Clockwise, the seals on the dragon represent Makoto Kimotos family crest, the Suika watermelon, Dragon Ball Z (a pun on Rondo), and Tamari Bar
Clockwise from the top, the seals on the dragon represent Makoto Kimoto's family crest, the Suika watermelon, Dragon Ball Z (a sort of pun on "Rondo"), and Tamari Bar Mokoto Kimoto

By the end of the year, Capitol Hill will boast yet another izakaya from Makoto Kimoto, the owner of Suika and Tamari Bar, two playful Japanese pubs situated practically across the street from one another on Pine.

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Rondo Japanese Kitchen will be a 50-seat lunch and early-dinner spot serving up noodle dishes, teishoku, donburi, and a bunch of drinking snacks. In an interview, Kimoto said he's also considering eventually catering small batches of extremely Instagramable bento boxes.

But for now he's just focusing on opening up Rondo, which will fill the space most recently occupied by Junkichi Robata Izakaya at 224 Broadway E. Last month, Capitol Hill Seattle Blog reported that the restaurant, which featured a cool "customer service robot," shuttered unexpectedly.

I'm not sure why that happened, but I do know Kimoto and general manager Kan Terao are now in there redecorating the place. You can follow their progress on Instagram.

For both the menu and decor, Kimoto says he's taking some inspiration from the tale of Urashima Tarō.

The story begins when Urashima, a young fisherman, saves a turtle. To repay the favor, the turtle whisks him away to an underwater Dragon Palace. After spending several evenings earnestly romancing Princess Otohime, he swims back up to the surface with a box he's not supposed to open—a souvenir of the love he shared with the princess. Back on land, Urashima realizes that 100 years have passed, and when he opens the box—because of course he opens the box—smoke billows out of it and transforms him into an old man.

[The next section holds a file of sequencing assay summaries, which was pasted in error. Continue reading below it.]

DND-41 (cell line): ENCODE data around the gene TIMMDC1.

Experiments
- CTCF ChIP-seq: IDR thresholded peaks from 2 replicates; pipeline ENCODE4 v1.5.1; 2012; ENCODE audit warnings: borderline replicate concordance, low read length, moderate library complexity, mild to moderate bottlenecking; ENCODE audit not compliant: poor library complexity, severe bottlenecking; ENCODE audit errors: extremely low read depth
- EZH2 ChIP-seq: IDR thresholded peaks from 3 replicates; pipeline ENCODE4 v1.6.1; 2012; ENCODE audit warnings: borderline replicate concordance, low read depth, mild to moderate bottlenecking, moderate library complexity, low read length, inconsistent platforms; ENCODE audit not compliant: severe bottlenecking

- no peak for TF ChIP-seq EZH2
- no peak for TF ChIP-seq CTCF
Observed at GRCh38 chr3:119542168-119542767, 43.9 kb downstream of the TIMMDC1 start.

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In Japanese, “ron” means dragon and “do” means palace, so "Rondo" refers to the Dragon Palace in the story. (Kimoto also says he loves dragons in general, which makes sense, because dragons rule.) In honor of the mythical beast, Kimoto says he wants to use dry ice in certain food and drink presentations, and he wants to put cold-smoked dishes on the menu.

Because the dragon in the story is a water protector, the cocktail menu will offer bubbly drinks, including sparkling sake, chūhai, and Sapporo beer. They'll also make some cocktails with a brand new Suntory Whisky Toki Highball machine, which creates superfine, ultra-powerful, champagne-like bubbles. This izakaya won't have a bar, though, so all the drinks will come from the kitchen.

Kimoto typically adorns his restaurants with artifacts of Japanese pop culture from the 1980s. Rondo will be the same but different. "Our goal is to surprise customers with the food, but also with the service and the environment," Kimoto said. "I just want to make a place where people walk in and say 'oh wow' look at all this!"

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